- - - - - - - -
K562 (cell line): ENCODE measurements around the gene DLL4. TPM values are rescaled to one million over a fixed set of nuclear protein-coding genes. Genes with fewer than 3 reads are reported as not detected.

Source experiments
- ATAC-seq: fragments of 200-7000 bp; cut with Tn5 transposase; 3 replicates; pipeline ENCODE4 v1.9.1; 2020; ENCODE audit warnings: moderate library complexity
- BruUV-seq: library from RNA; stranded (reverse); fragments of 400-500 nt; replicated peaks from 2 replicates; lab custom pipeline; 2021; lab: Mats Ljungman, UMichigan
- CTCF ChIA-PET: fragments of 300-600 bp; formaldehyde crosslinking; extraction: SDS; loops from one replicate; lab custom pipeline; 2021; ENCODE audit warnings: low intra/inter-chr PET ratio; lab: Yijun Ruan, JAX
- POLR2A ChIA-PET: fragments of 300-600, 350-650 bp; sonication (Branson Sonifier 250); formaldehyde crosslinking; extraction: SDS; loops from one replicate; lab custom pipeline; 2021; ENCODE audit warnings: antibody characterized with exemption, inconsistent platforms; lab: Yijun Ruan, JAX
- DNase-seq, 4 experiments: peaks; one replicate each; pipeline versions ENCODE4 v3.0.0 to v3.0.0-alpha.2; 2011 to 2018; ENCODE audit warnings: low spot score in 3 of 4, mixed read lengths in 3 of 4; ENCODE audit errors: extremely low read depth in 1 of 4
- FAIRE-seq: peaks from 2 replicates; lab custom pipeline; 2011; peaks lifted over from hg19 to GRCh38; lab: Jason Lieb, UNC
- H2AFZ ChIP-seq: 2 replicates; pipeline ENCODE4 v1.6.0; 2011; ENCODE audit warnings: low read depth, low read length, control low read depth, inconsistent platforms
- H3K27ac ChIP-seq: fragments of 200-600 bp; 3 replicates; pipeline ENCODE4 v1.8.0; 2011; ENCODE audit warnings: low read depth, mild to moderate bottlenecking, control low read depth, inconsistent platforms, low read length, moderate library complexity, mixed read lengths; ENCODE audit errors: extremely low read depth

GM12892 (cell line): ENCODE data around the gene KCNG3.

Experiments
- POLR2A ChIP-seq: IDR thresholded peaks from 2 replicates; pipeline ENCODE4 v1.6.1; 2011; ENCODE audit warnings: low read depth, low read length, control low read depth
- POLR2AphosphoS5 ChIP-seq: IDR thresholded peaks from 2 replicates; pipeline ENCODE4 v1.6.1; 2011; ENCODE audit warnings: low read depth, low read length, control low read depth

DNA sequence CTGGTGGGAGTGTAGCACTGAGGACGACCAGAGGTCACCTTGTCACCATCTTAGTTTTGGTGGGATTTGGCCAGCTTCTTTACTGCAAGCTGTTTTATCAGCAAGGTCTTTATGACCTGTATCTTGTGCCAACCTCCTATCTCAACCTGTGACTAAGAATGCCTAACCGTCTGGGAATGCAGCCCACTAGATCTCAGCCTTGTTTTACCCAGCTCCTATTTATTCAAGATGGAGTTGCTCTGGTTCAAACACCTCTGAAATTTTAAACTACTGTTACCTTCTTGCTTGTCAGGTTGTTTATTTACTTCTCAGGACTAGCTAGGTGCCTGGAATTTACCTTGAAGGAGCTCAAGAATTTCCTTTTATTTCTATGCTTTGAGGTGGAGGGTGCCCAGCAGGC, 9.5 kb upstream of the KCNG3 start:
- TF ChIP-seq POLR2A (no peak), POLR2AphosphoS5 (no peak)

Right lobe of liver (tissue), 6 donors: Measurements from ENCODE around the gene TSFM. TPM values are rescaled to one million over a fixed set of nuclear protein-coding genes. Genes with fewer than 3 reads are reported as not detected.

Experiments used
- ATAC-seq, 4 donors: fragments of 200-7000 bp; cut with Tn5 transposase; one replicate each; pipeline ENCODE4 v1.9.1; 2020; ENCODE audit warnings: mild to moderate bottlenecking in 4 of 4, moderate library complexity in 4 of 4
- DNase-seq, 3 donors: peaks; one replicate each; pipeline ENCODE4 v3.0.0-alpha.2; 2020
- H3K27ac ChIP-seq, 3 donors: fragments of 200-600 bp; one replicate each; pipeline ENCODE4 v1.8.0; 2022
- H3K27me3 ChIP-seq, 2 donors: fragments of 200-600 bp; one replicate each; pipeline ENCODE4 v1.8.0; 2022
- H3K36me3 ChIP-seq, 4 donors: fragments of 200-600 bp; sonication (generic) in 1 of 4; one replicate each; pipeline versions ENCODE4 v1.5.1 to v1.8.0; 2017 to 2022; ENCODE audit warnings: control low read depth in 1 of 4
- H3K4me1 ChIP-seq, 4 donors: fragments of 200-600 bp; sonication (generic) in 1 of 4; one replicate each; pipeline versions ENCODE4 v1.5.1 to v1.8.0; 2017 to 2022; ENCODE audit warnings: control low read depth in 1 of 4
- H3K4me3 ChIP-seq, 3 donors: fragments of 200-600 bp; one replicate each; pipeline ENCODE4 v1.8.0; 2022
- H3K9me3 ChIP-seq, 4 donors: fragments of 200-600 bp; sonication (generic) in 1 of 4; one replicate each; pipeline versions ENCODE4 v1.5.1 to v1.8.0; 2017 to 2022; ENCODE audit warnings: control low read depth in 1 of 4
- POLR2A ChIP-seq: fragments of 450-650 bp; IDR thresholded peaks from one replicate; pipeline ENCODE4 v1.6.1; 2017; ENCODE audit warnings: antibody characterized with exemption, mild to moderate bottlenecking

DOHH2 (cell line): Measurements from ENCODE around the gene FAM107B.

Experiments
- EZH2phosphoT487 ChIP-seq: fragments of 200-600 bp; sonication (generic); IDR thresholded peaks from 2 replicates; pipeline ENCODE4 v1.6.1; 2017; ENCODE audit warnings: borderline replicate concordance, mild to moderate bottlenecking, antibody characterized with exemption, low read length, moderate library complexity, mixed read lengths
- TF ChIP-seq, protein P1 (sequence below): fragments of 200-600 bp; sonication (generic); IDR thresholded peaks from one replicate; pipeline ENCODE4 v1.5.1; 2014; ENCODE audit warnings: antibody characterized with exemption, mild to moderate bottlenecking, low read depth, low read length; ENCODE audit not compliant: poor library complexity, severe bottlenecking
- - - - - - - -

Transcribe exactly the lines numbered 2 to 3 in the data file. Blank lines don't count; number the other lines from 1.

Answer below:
Source experiments
- ATAC-seq: fragments of 200-7000 bp; cut with Tn5 transposase; 3 replicates; pipeline ENCODE4 v1.9.1; 2020; ENCODE audit warnings: moderate library complexity